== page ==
Books About Georgia
- The Eighth life: (for Brilka) by Nino Kharatishvili-An epic family saga beginning with the Russian Revolution and swirling across a century, encompassing war, loss, love requited and unrequited, ghosts, joy, massacres, tragedy. And hot chocolate.
- Ali and Nino by Kurban Said is a novel about a romance between a Muslim Azerbaijani boy and Christian Georgian girl in Baku in the years 1918–1920.
- A Little War That Shook the World: Georgia, Russia, and the Future of the West-by Ronald Asmus- IMHO-this is the book which predicted present situation!!! The brief war between Russia and Georgia in August 2008 seemed to many like an unexpected shot out of the blue that was gone as quickly as it came. Former Assistant Deputy Secretary of State Ronald Asmus contends that it was a conflict that was prepared and planned for some time by Moscow, part of a broader strategy to send a message to the United States: that Russia is going to flex its muscle in the twenty-first century. A Little War
that Shook the World is a fascinating look at the breakdown of relations between Russia and the West, the decay and decline of the Western Alliance itself, and the fate of Eastern Europe in a time of economic crisis.
- Please don’t call it Soviet Georgia – Mary Russell
This book about Georgia country that will help you understand why Georgians have such a strong national identity, compared to other former Soviet nations.
- Bread And Ashes: A Walk Through the Mountains of Georgia – Tony Anderson
This book is great not only for understanding Georgians’ national identity but also for learning about Caucasian ethnicity and culture.
- Flight from the USSR – Dato Turashvili
Written by one of the most famous Georgian writers, Dato Turashvili, this novel is based on the unfortunate events of 1983, when 7 young Georgian boys hijacked a plane heading from Tbilisi to Leningrad, in a desperate attempt to escape from the USSR.
- For the Love of Wine: My Odyssey Through the World’s Most Ancient Wine Culture – Alice Feiring
Alice takes us through tales and stories about all the wine-related people she met on her journey across Georgia.
Movies About Georgia
- In Bloom (2013)
The film reflects Tbilisi, the capital of Georgia in 1992. It is directed by Nana Ekvtimishvili and Simon Groß. Friends Eka and Natia are subjected to the terrible situation in Georgia leaving their childhood behind. They try to escape their turbulent family lives and the gloomiest environment in the city. During the “gloomy 90s” people lacked electricity, gas, water, and basic necessities. Queuing up for hours to get bread, bride kidnapping and the high number of crimes and murders were the nightmares of the period. The film acutely resonates with those who experienced Georgia’s 90s.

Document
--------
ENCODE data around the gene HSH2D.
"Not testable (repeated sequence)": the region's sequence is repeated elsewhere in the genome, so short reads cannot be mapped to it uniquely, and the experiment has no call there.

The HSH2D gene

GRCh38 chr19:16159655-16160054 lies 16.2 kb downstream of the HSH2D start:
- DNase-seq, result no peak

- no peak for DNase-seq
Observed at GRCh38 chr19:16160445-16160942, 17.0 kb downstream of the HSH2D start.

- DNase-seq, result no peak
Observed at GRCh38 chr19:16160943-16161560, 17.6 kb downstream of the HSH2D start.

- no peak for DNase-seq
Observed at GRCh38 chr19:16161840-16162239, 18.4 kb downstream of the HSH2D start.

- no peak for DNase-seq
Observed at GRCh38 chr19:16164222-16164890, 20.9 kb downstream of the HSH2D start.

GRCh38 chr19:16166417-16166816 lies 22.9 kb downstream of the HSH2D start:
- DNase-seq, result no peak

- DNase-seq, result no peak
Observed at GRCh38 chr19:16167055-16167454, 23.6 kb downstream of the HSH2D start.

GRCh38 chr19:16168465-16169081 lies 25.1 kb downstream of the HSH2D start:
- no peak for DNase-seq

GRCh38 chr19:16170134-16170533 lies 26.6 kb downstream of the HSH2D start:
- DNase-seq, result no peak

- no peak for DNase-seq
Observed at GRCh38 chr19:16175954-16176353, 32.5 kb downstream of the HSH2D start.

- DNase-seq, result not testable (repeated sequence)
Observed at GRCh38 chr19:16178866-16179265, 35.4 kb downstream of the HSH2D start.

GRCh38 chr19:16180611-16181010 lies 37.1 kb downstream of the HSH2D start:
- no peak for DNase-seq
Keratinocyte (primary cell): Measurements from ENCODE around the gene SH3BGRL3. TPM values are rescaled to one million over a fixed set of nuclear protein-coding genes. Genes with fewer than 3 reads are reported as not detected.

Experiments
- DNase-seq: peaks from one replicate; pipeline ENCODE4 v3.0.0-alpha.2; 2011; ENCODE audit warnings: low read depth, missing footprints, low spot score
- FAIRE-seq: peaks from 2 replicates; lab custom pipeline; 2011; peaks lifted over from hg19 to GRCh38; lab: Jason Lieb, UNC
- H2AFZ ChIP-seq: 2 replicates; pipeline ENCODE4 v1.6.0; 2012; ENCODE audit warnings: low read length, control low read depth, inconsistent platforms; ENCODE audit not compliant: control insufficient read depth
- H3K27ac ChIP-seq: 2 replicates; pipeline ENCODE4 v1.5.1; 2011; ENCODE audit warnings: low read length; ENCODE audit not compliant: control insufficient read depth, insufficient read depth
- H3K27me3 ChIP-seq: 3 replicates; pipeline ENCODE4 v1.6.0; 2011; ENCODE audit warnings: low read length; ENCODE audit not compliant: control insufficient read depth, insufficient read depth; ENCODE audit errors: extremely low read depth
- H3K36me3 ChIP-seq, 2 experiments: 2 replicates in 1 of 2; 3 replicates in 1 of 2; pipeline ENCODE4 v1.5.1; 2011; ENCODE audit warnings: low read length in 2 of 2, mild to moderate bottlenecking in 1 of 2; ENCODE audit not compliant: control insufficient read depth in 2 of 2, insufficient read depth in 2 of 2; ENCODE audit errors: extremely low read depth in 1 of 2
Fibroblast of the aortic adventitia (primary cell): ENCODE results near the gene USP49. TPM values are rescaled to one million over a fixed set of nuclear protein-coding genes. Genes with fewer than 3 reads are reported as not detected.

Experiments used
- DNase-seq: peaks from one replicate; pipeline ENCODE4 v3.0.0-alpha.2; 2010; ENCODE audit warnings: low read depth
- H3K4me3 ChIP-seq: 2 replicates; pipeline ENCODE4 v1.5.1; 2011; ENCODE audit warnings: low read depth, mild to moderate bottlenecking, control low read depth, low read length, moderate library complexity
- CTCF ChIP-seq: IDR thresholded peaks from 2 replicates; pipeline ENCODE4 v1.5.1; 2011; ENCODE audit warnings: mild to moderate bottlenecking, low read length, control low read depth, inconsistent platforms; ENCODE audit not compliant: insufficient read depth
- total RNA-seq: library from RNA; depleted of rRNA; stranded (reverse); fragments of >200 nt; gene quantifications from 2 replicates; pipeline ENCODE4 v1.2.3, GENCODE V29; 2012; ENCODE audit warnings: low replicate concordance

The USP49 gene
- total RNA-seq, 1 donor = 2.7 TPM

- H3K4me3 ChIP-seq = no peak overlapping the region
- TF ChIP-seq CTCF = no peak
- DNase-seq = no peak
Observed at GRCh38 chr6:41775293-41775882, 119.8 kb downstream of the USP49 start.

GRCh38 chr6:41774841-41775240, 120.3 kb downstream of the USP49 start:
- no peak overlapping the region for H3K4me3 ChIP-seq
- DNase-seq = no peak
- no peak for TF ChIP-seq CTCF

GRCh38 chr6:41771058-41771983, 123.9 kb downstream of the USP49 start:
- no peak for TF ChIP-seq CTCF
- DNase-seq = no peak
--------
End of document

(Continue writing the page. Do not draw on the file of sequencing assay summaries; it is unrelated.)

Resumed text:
- Repentance (1984)
“The day after the funeral of Varlam Aravidze, the mayor of a small Georgian town, his corpse turns up in his son's garden and is secretly reburied. But the corpse keeps returning, and the police eventually capture a local woman, who is accused of digging it up. She says that Varlam should never be laid to rest because he was responsible for a Stalin-like reign of terror that led to the disappearance of many of her friends…” reads IMDb about the film.
Directed by Tengiz Abuladze, the film represents an allegorical critique of Stalinism and it was banned during the Soviet regime. Repentance was awarded the FIPRESCI Prize, Grand Prize of the Jury, and the Prize of the Ecumenical Jury.
Tangerines is an Estonian-Georgian movie directed, written and produced by Zaza Urushadze in 2013. Set during the Abkhazia war in the 90s, the film addresses the issues of reconciliation, conflict, and pacifism. The movie was nominated for 87th Academy Awards and 72nd Golden Globe Awards for the Best Foreign Language Film. Tangerines tell a story of a rural ethnic Estonian village in Abkhazia where only two men are left of a large community. They didn’t fled to Estonia once the war broke out. One of the men, Margus, has delayed the leaving until they finish harvesting tangerines. One day Chechen and Georgian mercenaries get into the fight in front of the Margus house, leaving one alive from each side. Margus brings them both to his home and starts to take care of them.
- My Happy Family
The most recent release of Georgian cinematography, My Happy Family (2017) is a drama directed by Simon Groß and Nana Ekvtimishvili and tells the story of Manana, a 50-year-old woman who decides to leave her family and live alone. In a patriarchal society, her decision is not met with happy faces, all of her relatives are in shock, while Manana starts a new life without her husband, parents, and children.
The movie was screened at 2017 Sundance Film Festival in the section of World Cinema Dramatic Competition and had its world premiere at 67th Berlin International Film Festival. Moreover, it is now available on Netflix for anyone interested in watching.
- THE COLOR OF POMEGRANATES (1969), SERGEI PARAJANOV
Also, an enormous name of an international cultural scene Sergei Parajanov’s “The Colour of Pomegranates” is an alluring masterpiece. Not just an acclaimed but Parajanov’s name was also way too controversial in the Soviet Union. Of Armenian origins, he was born in the center of Tbilisi, Georgia, then he went to study in Russia, Moscow and started his career in Ukraine. He was arrested with ridiculous accusations but served about four years sentence